THE BLOG

The Clock Is Ticking for Unlicensed Private Investigators

04/09/2014 10:22 BST | Updated 03/11/2014 10:59 GMT

At the end of July last year Theresa May announced a "new system of regulation for private investigators to protect the public from unscrupulous activity." She went on to outline the current system which was described as "...not regulated, allows anyone to work as a private investigator, regardless of their skills, experience or criminal convictions. This presents a high risk of rogue investigators unlawfully infringing on the privacy of individuals."

The solution was to introduce licencing for Private Investigators making it a criminal offence to operate as a private investigator without a licence.

The plan was that by 'Autumn 2014' there would be in place a system of regulation with licences granted by the Security Industry Authority (SIA) only when an applicant had successfully;

  • completed training and achieved a government-recognised qualification, which includes understanding of relevant laws and standards, and the skills required to conduct activities ethically;
  • confirmed their identity; and
  • undergone a thorough criminality check.

The current state of affairs was bound to come unstuck, particularly after the Leveson Inquiry at which I gave evidence about the state of the Private Investigator industry in this country. At the Inquiry when asked for a view on the future regulation of Private Investigators and I said then;

"We'd like to see it happen. Certainly in my opinion, and I can only speak from my opinion here, this profession is in disarray, this profession is so fragmented, there are so many associations, all with a self-interest, and there are people who will not join those associations because they feel that if they come into the associations they will be tied by one person's idea, another person's idea. It needs regulation. Via the SIA would be ideal, but it needs firm regulation."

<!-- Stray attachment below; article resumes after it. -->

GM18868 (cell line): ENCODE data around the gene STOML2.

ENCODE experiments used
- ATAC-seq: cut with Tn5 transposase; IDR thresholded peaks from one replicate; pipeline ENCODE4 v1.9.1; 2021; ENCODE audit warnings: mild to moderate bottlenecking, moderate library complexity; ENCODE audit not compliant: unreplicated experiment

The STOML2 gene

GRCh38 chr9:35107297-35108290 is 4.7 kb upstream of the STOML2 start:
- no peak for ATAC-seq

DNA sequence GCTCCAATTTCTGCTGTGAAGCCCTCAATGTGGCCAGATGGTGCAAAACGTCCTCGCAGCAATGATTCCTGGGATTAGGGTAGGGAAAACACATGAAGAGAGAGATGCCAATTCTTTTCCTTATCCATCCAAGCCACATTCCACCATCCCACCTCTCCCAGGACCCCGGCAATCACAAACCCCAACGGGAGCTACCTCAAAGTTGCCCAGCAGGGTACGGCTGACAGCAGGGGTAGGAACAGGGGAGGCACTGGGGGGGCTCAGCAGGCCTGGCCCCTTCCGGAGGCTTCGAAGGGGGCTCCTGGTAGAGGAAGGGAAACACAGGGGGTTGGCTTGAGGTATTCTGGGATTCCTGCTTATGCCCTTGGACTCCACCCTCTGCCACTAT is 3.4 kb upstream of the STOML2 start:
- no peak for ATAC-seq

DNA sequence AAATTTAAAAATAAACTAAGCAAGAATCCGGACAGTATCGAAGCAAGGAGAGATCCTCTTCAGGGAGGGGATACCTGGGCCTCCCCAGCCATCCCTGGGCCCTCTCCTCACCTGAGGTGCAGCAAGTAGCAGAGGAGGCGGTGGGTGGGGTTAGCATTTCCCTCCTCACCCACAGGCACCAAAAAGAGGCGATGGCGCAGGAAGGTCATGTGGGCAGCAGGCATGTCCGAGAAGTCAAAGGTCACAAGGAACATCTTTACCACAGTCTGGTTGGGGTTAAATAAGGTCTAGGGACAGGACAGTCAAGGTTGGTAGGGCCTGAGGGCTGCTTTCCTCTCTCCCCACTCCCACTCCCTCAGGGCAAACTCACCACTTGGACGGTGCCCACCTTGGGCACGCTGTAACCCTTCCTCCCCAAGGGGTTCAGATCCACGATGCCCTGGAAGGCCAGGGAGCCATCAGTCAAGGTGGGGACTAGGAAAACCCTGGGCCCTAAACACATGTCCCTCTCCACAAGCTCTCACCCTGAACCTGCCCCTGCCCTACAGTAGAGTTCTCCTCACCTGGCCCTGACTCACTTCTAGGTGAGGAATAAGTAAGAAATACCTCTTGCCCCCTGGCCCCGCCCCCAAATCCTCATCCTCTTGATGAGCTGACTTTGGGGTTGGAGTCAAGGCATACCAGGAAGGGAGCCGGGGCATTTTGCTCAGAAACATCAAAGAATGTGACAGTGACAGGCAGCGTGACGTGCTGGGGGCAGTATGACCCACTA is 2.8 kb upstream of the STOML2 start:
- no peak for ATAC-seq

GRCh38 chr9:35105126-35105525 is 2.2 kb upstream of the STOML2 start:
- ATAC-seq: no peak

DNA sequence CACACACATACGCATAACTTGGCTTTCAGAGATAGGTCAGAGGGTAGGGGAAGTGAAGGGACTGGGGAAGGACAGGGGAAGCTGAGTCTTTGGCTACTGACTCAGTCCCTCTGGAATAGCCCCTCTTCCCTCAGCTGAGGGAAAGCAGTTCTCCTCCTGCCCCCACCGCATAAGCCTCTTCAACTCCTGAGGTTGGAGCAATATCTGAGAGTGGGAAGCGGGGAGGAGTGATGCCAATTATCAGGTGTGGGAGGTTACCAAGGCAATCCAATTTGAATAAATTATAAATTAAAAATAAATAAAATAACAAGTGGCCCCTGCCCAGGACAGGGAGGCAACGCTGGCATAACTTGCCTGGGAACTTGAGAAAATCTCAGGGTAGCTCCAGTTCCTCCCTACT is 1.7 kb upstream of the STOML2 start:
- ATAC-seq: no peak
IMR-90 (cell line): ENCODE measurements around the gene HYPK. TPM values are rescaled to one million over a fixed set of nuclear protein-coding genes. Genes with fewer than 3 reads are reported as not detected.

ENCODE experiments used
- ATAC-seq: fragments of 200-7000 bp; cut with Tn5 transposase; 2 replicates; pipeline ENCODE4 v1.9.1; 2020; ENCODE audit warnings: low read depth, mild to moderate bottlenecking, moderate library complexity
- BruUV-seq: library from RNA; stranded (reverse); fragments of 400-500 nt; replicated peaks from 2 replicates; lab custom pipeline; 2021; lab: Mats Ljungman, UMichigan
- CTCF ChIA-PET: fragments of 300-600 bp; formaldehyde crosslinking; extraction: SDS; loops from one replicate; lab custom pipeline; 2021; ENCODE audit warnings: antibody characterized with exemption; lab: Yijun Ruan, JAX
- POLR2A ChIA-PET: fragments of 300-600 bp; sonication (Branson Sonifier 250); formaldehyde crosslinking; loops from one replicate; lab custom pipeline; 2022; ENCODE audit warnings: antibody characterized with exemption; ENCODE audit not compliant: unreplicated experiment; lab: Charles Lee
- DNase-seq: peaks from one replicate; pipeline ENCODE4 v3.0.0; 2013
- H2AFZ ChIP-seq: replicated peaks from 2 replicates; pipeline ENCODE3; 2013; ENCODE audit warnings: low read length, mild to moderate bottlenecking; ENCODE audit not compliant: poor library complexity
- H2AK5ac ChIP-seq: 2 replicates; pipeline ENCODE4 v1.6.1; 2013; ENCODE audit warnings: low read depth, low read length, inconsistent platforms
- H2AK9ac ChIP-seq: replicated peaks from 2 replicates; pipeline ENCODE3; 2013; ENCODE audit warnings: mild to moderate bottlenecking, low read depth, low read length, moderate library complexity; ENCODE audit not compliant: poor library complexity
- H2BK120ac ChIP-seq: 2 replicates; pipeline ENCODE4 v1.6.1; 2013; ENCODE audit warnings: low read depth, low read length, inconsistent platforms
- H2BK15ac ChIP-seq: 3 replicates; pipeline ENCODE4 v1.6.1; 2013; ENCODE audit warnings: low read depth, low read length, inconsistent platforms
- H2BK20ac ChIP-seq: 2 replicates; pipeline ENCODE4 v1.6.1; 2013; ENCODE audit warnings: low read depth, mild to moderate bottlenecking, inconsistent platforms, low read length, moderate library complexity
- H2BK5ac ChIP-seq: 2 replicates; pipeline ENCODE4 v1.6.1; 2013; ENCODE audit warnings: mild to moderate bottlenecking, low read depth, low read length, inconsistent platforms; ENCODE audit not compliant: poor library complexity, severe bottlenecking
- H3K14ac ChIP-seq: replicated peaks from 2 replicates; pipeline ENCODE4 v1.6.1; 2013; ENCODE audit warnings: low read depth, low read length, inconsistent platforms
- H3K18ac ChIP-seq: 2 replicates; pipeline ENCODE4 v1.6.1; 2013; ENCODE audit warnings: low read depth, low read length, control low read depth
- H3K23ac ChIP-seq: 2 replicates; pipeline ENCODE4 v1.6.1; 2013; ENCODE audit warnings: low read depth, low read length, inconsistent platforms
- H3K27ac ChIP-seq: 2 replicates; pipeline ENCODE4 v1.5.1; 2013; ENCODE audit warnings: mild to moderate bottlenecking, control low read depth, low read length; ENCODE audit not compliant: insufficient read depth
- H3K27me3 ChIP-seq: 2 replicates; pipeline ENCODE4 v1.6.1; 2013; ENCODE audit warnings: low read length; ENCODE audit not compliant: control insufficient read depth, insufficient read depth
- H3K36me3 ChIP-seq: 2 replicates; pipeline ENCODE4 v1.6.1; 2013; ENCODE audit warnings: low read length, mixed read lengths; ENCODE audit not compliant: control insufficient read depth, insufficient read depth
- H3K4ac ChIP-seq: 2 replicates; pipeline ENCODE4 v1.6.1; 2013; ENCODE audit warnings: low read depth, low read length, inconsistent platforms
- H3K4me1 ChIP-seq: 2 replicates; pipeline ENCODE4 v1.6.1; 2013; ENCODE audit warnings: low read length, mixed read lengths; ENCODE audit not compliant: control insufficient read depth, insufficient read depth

So here we are over a year on from the initial puff of smoke from the Government chimney and yet still no signs of a regulatory environment being put in place. Not only that but we are still at odds with some of the current views on training of a Private Investigator.

For example the initial bullet point above stated that an applicant needed to have "completed training and achieved a government-recognised qualification" but as yet we don't know what training is required. Nor do we know what qualifications are going to be recognised nor why these would be the best qualifications.

What about many of the reliable, honourable and professional Private Detectives in this country who have been practicing for 20 or 30 years; what qualifications are they supposed to pass and who is setting the qualifications?

To date the main suggestions appear to be newly formed bodies that will test and train in this area but none so far appear to have as much experience as the people whom they are supposed to regulate. It's a bit like asking a nineteen year old who has been driving a year to become the person who decides whether experienced Driving Instructors can practice.

So whilst the clock ticks down towards the day the industry is supposed to be regulated there are still some fundamental questions that need to be answered by the Government.